Leave the Koran out of this. The parts of the creation story in the Koran that are correct came from the Bible anyway (remember that the Koran post-dated the last of the Bible writings by more than 600 years). Juxtaposing the Koran with the Bible, as if they are equivalents, is a deceitful debating method of guilt by association—readers remember September 11 and then associate this in their minds with the beliefs of Christians. It is not a teaching of Christianity that men who die in the killing of ‘infidels’ (non-Muslims in the eyes of the terrorists) will be rewarded with paradise.

All they prove by these arguments is that we do not yet understand the origins of our universe. It does not follow from the anti-evolution arguments that we then must have a ‘God’ which created everything around us, takes an active interest in us, and tells us how we should live.

Actually, evolutionists invented the dichotomy—see the quote from Huxley above, where he says that the evolutionary way of thinking gets rid of God. Surely, if Huxley’s contention is correct (and many other atheists have said similar things), then problems with evolution also spell problems for the atheist’s unbelief in God. You are correct in saying that overturning evolution does not prove the Christian notion of God Who takes an active interest in us, holds us accountable, etc. We do not teach that nature alone can lead us to adequate knowledge of God. You should not have got that notion from our Web site or publications. There is much that we can only know through God’s actively revealing it to us—technically this is called revelation. We believe that God has revealed many important things in the Bible, which we regard as ‘His Word’ to mankind (and there is much evidence that the Bible is no mere human concoction, but is inspired by God—see the Q&A section on Bible).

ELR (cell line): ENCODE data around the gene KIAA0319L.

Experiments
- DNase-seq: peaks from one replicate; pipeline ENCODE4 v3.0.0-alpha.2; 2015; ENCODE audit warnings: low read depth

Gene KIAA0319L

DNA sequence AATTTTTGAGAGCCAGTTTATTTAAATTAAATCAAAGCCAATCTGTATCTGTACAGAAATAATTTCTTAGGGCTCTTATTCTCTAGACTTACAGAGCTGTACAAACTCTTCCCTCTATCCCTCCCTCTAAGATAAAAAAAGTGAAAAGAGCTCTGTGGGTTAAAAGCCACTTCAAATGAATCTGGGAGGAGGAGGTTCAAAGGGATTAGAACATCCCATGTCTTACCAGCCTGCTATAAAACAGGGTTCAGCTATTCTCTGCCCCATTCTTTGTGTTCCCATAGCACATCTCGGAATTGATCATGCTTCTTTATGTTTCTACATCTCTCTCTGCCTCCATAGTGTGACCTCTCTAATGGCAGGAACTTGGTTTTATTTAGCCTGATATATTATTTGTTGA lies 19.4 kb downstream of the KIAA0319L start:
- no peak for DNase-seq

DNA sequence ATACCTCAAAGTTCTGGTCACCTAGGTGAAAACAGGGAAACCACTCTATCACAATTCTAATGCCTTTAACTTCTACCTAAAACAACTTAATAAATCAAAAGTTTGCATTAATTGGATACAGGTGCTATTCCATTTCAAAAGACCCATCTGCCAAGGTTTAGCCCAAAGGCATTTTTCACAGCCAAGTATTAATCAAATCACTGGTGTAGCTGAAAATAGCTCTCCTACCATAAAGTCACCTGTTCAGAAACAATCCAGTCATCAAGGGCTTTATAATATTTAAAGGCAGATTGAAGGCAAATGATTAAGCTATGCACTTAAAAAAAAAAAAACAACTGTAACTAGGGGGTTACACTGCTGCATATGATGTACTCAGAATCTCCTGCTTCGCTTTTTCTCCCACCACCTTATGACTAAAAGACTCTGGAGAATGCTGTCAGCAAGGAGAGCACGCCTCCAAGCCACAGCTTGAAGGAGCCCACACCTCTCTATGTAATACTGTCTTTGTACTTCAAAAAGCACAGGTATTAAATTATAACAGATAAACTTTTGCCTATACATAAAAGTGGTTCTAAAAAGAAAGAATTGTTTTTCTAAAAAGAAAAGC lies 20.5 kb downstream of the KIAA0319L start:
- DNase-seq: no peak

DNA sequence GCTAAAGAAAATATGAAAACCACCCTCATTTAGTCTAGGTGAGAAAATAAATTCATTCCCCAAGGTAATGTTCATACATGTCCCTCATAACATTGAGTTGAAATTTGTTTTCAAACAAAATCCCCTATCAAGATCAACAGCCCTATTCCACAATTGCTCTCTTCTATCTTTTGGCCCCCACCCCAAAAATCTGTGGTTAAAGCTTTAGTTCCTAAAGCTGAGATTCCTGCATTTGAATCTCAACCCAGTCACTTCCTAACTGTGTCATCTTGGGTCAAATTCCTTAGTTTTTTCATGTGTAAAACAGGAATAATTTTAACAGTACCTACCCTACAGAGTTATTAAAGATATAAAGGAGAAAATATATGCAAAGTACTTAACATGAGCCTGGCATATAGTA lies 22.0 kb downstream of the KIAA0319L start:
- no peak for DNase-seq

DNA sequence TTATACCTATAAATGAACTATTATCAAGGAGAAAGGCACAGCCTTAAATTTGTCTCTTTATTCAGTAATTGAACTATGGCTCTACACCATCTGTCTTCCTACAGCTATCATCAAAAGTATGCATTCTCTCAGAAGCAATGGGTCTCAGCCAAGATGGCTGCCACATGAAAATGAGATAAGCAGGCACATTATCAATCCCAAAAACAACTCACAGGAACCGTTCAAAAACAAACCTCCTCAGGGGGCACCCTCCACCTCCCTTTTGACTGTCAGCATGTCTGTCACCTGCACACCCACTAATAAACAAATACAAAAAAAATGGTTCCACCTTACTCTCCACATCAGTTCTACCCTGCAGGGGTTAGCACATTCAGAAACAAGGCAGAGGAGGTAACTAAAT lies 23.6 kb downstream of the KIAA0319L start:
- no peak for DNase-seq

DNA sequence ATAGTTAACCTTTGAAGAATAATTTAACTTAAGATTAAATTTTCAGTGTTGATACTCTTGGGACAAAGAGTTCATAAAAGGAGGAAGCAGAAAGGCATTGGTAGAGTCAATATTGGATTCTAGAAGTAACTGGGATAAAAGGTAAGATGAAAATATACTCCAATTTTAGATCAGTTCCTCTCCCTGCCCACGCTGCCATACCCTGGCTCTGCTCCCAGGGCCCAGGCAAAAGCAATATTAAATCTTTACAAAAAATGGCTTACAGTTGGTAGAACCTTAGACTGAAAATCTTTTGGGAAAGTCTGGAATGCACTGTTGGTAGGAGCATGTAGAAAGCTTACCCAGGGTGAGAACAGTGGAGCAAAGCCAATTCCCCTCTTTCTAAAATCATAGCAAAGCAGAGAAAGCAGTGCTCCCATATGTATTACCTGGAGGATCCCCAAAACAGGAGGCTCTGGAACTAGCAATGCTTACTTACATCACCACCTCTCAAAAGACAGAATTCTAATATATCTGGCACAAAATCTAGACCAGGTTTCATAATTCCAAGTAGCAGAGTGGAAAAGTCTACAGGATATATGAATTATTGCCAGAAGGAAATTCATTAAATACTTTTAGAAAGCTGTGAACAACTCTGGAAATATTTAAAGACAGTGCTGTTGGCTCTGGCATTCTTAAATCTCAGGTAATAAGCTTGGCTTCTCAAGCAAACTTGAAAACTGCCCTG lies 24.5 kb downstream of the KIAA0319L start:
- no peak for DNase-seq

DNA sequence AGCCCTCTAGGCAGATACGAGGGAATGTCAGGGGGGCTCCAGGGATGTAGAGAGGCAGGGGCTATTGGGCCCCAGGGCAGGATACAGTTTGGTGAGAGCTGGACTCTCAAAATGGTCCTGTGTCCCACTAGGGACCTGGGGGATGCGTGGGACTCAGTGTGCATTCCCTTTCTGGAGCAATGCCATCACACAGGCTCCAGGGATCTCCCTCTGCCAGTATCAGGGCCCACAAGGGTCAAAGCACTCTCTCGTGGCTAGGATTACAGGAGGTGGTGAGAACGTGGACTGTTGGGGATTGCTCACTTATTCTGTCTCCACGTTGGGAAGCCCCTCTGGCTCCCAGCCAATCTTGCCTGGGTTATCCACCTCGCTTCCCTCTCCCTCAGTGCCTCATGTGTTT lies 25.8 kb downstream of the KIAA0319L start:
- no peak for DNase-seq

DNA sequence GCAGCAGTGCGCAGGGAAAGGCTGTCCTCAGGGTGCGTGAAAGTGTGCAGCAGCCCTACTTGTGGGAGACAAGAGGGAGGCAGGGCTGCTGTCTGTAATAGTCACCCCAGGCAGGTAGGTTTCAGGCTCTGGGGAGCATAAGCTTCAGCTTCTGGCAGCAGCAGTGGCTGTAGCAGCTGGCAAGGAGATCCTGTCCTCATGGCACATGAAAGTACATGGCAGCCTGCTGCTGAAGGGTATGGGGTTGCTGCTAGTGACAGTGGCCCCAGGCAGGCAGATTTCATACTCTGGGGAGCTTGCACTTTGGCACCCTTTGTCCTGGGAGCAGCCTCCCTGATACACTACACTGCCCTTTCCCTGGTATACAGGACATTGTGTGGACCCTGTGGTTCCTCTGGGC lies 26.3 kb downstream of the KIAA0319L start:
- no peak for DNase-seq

Creationists say that the evidence for evolution is flawed, but do they forget that their own ideas on our origins are quite absent of any meaningful evidence at all?

Hmm… Have you looked at anything on our Web site with an even slightly open mind? What evidence would convince you? If the incredible irreducible complexity of even the simplest bacterium does not convince you that there is a creator, then I would suggest it is not the evidence that is lacking, but your willingness to admit its implications. Perhaps your attitude is like that described by Professor Michael Ruse:

‘And certainly, there’s no doubt about it, that in the past, and I think also in the present, for many evolutionists, evolution has functioned as something with elements which are, let us say, akin to being a secular religion … And it seems to me very clear that at some very basic level, evolution as a scientific theory makes a commitment to a kind of naturalism, namely, that at some level one is going to exclude miracles and these sorts of things come what may.’ Ruse, M. (1993) Nonliteralist Antievolution, AAAS Symposium: The New Antievolutionism, February 13, 1993, Boston, MA .

In other words, it would not matter what the evidence was for those whose mind is already set against acknowledging their Creator. So much for ‘following the evidence wherever it leads’!

A 2000 year old book written by men who werent even aware that the earth was round is hardly a concrete source to base the beliefs concerning our orgigins on.

Which anti-Christian website is continuing to dishonestly spread the myth of the flat Earth? I assume you did not make up the idea. Please look at the articles under Who invented the flat Earth? Also, the Bible claims to be revelation from God; it is not merely the words of men. Since God was the only one there at the beginning, perhaps what He tells us, via the human authors of the Bible, has more credibility than the conjectures of the modern-day apostles of atheism—people who were not there, and who deny the obvious in saying there is no Creator (Romans 1:20)? Indeed, God says that such people are fools (Psalm 53:1). Should we listen to fools, or God who knows everything and created everything? Please don’t be a ‘fool’!


Dr Don Batten

Published: 20 May 2006